Rule made absolute. [17]




[1] The Gazette's report of the arguments and judgments was published on 21 October 1824. As usual, the report of the Australian is reproduced here because that newspaper was edited by the barristers, Dr Wardell and W.C. Wentworth. Castles describes this as the "most authentic version of the decision" for the same reason: A.C. Castles, An Australian Legal History, Law Book Co., Sydney, 1982, 186, n. 20. However, in this case, there was very little difference between the reports; the differences are noted here in the footnotes. The Gazette reproduced more of the judgment in direct quotation marks, making clear that much of both reports is almost verbatim. Forbes sent a copy of a Sydney paper to Wilmot Horton with his letter of 7 November 1824, saying that it "contains a pretty correct summary of the points raised, and of my decision upon them" (letter: Catton Papers, Australian Joint Copying Project, Reel M791). Since there were only two newspapers in the colony at this time, and their two reports of the case are so similar, it does not matter that he did not say which newspaper he sent.

The judgment is analysed by Castles at pp 185-188, describing it as "the first major constitutional case in Australian history" (pp 185-186), partly because it established the supervisory role of the Supreme Court. In Van Diemen's Land, Pedder C.J. reached the opposite conclusion to that of Forbes C.J. in R. v. Magistrates of Hobart Town, 1825. Castles contrasts the decisions of Forbes C.J. and Pedder C.J. in A.C. Castles, "The Judiciary and Political Questions: the First Australian Experience" (1973-76) 5 Adelaide Law Review 294. See also C.H. Currey, Sir Francis Forbes: the First Chief Justice of New South Wales, Angus and Robertson, Sydney, 1968, 113-116; J.M. Bennett, A History of the Supreme Court of New South Wales, Law Book Co., Sydney, 1974, 81-82.

On the background to 9 Geo. IV c. 83 (and 4 Geo. IV c. 96), see B. Kercher, An Unruly Child: a History of Law in Australia, Allen and Unwin, Sydney, 1995, chap. 4. On the constitution of the Court of Quarter Sessions, see also R. v. Dargan and Wildred, 1824. See also the Proclamations by Governor Brisbane, 21 July 1824, Sydney Gazette, 29 July, and 4 November 1824.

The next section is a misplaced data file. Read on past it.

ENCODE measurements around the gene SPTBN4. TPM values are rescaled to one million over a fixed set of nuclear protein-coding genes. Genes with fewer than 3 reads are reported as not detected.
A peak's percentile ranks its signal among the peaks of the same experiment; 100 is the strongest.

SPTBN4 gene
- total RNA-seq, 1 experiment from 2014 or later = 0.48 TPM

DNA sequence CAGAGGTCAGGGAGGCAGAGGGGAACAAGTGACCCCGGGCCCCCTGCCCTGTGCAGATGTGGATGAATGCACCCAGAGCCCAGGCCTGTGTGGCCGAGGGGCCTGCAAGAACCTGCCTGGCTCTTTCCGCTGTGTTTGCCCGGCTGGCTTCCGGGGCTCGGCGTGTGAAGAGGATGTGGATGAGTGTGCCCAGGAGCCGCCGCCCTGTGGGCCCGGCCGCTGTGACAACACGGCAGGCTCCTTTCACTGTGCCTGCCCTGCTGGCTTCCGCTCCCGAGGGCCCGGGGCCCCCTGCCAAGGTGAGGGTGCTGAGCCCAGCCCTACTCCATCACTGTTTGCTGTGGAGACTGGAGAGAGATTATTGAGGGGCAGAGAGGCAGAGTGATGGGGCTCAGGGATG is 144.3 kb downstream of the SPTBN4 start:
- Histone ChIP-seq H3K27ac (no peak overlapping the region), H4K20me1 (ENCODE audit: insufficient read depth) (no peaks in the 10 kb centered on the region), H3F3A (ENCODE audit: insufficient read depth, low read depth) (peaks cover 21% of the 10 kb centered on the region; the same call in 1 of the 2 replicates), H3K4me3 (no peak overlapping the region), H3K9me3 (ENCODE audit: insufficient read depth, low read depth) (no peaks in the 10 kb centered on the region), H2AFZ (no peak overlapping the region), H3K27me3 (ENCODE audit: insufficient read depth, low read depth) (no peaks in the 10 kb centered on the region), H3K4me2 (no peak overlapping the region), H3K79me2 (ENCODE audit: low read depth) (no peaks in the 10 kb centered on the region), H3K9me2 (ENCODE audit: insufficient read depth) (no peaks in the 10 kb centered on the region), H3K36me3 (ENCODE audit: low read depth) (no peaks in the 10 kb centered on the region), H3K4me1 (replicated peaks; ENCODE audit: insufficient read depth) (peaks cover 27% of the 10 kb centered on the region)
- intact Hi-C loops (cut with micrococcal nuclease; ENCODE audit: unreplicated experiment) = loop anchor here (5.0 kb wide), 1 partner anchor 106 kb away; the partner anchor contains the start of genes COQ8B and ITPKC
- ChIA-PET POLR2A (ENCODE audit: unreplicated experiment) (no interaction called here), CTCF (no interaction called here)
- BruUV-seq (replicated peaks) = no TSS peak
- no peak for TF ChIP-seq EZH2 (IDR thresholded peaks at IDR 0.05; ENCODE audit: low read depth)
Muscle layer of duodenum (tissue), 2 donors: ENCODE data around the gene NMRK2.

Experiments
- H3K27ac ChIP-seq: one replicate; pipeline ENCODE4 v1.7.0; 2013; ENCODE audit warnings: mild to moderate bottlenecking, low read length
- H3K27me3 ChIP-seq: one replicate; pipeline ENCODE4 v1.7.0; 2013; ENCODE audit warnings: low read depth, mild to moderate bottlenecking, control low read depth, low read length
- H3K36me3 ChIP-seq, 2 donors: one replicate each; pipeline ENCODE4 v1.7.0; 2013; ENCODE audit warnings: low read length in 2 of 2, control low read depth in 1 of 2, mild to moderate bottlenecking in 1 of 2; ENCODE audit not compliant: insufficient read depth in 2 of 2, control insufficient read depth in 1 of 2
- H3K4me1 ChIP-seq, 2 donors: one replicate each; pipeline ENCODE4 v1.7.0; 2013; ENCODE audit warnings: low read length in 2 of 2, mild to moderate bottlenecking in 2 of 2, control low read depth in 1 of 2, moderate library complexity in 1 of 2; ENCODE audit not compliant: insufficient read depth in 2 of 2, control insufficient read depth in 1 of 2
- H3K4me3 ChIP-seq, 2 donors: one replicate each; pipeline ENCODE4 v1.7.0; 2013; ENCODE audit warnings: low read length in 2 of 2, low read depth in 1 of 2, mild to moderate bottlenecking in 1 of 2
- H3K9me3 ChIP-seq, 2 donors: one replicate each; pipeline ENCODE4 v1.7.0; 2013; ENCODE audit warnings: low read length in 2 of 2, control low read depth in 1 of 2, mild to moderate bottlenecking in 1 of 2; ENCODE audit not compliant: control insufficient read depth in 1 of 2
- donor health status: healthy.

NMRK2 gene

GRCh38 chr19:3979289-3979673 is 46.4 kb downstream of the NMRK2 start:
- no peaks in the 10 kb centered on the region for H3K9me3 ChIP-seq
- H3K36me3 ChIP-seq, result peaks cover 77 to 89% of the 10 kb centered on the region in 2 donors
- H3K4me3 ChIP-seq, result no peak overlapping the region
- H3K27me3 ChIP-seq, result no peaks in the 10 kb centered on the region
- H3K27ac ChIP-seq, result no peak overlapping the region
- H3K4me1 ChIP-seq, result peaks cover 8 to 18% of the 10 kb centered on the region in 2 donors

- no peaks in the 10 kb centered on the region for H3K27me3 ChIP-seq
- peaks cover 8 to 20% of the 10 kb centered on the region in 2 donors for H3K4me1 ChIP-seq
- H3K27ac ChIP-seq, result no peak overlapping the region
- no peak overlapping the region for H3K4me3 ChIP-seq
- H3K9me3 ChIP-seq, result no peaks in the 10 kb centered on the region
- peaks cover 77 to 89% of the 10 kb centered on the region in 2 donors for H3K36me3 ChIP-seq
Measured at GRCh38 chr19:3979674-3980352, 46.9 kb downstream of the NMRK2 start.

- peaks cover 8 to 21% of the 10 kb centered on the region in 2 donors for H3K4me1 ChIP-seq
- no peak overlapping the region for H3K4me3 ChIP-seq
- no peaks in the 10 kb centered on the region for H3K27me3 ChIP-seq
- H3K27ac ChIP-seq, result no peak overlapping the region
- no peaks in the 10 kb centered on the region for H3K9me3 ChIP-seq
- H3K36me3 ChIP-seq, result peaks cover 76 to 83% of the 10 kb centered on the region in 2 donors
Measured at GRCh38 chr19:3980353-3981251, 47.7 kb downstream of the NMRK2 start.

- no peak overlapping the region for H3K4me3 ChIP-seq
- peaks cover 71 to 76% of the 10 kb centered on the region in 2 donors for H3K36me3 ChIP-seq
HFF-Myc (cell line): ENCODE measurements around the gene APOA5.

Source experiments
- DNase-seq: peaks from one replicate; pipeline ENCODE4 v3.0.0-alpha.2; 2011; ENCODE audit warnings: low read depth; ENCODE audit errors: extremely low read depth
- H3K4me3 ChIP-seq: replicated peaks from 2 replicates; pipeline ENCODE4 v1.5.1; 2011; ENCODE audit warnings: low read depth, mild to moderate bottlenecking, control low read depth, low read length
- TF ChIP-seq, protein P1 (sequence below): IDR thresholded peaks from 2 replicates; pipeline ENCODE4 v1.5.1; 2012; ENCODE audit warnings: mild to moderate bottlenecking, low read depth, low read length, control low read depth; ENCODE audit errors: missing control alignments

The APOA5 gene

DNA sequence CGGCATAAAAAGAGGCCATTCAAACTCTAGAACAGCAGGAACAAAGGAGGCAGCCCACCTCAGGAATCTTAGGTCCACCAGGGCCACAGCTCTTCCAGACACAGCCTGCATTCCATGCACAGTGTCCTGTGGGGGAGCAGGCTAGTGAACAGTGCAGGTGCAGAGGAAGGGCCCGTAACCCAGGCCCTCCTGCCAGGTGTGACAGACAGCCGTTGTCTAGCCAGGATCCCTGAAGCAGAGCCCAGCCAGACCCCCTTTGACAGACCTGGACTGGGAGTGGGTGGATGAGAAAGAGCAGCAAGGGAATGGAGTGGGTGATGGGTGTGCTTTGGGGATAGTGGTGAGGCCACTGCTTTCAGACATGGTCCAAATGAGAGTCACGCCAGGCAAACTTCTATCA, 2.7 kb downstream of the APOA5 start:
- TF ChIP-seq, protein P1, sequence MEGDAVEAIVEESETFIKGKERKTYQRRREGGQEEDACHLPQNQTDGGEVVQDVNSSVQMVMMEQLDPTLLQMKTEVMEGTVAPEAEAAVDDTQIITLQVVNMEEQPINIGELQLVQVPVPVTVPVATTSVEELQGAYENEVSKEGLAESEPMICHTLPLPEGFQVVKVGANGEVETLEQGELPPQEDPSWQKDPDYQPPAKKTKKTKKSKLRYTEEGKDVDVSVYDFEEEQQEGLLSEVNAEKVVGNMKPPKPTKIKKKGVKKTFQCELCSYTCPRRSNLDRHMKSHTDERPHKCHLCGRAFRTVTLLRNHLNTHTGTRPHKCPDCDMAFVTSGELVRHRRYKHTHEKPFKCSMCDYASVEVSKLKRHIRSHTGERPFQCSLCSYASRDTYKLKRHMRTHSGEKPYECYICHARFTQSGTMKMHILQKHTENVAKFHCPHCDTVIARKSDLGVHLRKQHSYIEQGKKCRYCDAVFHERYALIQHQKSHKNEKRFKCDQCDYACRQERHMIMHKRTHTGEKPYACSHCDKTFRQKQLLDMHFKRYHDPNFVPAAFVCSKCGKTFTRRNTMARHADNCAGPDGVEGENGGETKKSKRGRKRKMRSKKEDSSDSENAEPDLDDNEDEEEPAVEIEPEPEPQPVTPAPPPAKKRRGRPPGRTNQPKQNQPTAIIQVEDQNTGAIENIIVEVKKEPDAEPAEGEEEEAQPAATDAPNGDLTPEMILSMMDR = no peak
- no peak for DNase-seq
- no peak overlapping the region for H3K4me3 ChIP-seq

[2] The Australian, 21 October 1824 was delighted by this decision to introduce trial by civilian juries in criminal cases. Its editorial referred to the jury issue as "a question in the way of which an insidious opposition has been so long thrown by a party here, who, whatever may be their assertions in public, it is well known are, and ever have been, privately averse from the concession to the great body of the Colonists of any popular privilege whatever." The editorial went on to attack Commissioner Bigge, who had opposed jury trial for the colony. It said that the exclusives' real ground of opposition to this reform "was a desire to perpetuate those distinctions which sprung out of the original elements of the Colony, and of which every principle of public expediency now demands, that all traces should be obliterated". ("Exclusive" is a term commonly used to refer to those who had no personal, social or political connection with convicts or transportation.) This case, then, was celebrated by the emancipist party, those descended from convicts, or who favoured their restoration to full political and civil rights. The Sydney Gazette, 14 and 21 October 1824, also favoured jury trial. Barron Field, a former judge in New South Wales, said that he thought that Forbes' judgment in this case was wrong in law. It is no coincidence that he also thought that the colony was not yet ready for trial by jury: Field to Marsden, 18 May 1825, Marsden Papers, vol. 1, Mitchell Library A1992, pp 440-442.

The long struggle for trial by jury is examined by David Neal, The Rule of Law in a Penal Colony: Law and Power in Early New South Wales, Cambridge University Press, Cambridge, 1991, chap. 7; D. Neal, "The Campaign for Trial by Jury in New South Wales, 1788-1840" (1987) 8 Journal of Legal History 107; and J.M. Bennett, "The Establishment of Jury Trial in New South Wales" (1959-61) 3 Sydney Law Review 463. A copy of the 1819 petition for jury trial is in Mitchell Library: A745. One of the best general accounts of the conflict between the exclusives and emancipists is J.B. Hirst, Convict Society and its Enemies: a History of Early New South Wales, Allen and Unwin, Sydney, 1983.

[3] Saxe Bannister.

[4] John Stephen, later a Justice of the Supreme Court.

[5] Attorney General Bannister's initial argument on the application for the rule nisi was reported in the Australian, 14 October 1824, p. 3, col. 4. He said that the case concerned a difference of opinion among the magistrates about the construction of s. 19 of 4 Geo. IV c. 96 (the New South Wales Act). The section required the holding of Courts of General or Quarter Sessions in the colony. (These were inferior criminal courts, constituted by two or more justices of the peace. In New South Wales, it was the middle tier of the colony's criminal courts, between the magistrates sitting alone, and the Supreme Court.) The question in issue was whether s. 19 required the magistrates to sit with a jury in this middle level court. Under s. 2 of the Act, said the Attorney General, the Supreme Court had power to issue a mandamus wherever the Court of King's Bench in England could do so. His argument was based on "the passage in the 3d vol. of Blackstone, p. 110, which states that the King's Bench `issues the Writ of Mandamus to the Judges of any inferior Court, commanding them to do justice according to the power of their office, whenever the same is delayed.'"